Why Horses Need Our Help
By ASPCA President & CEO Matt Bershadker
Last year, 125,000 American horses were shipped to Canada and Mexico to be slaughtered for human consumption. The majority of them were healthy horses who could have gone on to live long lives, but were redirected to advance a cruel, predatory industry that continues to prey on American horses even though it cannot legally operate here.
Being sold for slaughter is one of the many challenges U.S. horses face to merely live their lives free of abuse and suffering. But hope can be found in the homes and hearts of millions of Americans ready and willing to protect them. According to a recent survey, 2.3 million American households say they have adequate space, resources, and strong interest in adopting a horse, and many are doing just that with the help of equine rescues and sanctuaries around the country.
To raise awareness about these everyday heroes and inspire more, the ASPCA created Help a Horse Day, a nationwide grant competition for equine rescues and sanctuaries, shedding light on their lifesaving year-round work to care for at-risk horses. Now in its third year, the celebration featured 187 groups, twice as many as last year.
Actress and horse advocate Beth Behrs, star of “2 Broke Girls”, helped the campaign and this cause by spreading the word about the importance of supporting local rescues and encouraging horse owners to always make adoption their first option.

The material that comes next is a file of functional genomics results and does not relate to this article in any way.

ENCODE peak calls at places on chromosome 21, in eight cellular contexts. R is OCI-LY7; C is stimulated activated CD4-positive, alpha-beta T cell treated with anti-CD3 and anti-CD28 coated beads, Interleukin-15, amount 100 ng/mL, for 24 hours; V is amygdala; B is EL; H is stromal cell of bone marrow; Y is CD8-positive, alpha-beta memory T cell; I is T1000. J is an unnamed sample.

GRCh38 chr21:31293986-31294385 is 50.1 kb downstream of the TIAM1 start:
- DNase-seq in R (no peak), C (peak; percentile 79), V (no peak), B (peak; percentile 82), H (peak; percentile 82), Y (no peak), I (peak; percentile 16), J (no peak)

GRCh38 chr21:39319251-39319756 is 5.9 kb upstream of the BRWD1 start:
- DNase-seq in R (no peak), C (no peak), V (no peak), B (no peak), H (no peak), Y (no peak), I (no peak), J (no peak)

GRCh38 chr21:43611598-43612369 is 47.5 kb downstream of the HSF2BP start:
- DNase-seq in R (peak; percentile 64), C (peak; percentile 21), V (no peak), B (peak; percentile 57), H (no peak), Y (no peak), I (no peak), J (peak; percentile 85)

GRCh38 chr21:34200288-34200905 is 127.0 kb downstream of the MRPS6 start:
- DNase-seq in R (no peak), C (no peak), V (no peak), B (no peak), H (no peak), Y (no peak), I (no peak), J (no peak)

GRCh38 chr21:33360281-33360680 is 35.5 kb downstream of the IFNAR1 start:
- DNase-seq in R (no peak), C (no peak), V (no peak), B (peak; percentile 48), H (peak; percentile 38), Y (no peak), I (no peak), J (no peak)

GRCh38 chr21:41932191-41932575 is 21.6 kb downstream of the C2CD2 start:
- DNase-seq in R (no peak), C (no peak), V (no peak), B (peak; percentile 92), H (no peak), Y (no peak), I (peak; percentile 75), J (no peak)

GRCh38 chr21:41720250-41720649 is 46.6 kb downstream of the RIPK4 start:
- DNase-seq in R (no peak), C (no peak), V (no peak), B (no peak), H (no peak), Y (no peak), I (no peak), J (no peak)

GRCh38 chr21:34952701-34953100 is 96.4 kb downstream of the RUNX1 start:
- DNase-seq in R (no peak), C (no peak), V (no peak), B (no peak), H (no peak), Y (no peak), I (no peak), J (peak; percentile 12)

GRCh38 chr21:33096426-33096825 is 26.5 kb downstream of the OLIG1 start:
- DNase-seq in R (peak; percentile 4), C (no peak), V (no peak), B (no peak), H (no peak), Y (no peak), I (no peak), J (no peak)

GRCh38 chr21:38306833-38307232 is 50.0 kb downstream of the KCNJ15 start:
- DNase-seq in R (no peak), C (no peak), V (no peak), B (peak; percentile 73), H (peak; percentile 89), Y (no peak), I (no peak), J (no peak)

Winning this year’s Grand Prize, including a grant of $25,000, is Equine Voices Rescue & Sanctuary of Green Valley, Arizona. Demonstrating their dedication and creativity, Equine Voices launched a “30 Days/30 Ways to Help Horses” social media campaign and held three public events over the Help a Horse Day weekend. These events, which drew a total of 1,200 attendees, included a spring festival in Amado, AZ, which attracted 700 people—more than twice the town’s population. By the end of April, Equine Voices had adopted out a remarkable 19 horses.
Horses play an enormous role in American culture and history, including our own. In 1866, ASPCA founder Henry Bergh stopped a cart driver from beating his horse, resulting in the first-ever successful arrest for horse mistreatment on April 26. To recognize this important milestone, we now celebrate ASPCA Help a Horse Day each year on April 26. This year’s event is especially significant, taking place in the ASPCA’s 150th anniversary year.
Whether you ride horses, own them or just love them, I urge you to play a part in their protection through adoption, donations, volunteering or advocacy. Learn about how legislation like the SAFE Act can keep these animals permanently protected from slaughter anywhere in the world.
We’ve always relied on horses; now’s their turn to count on us.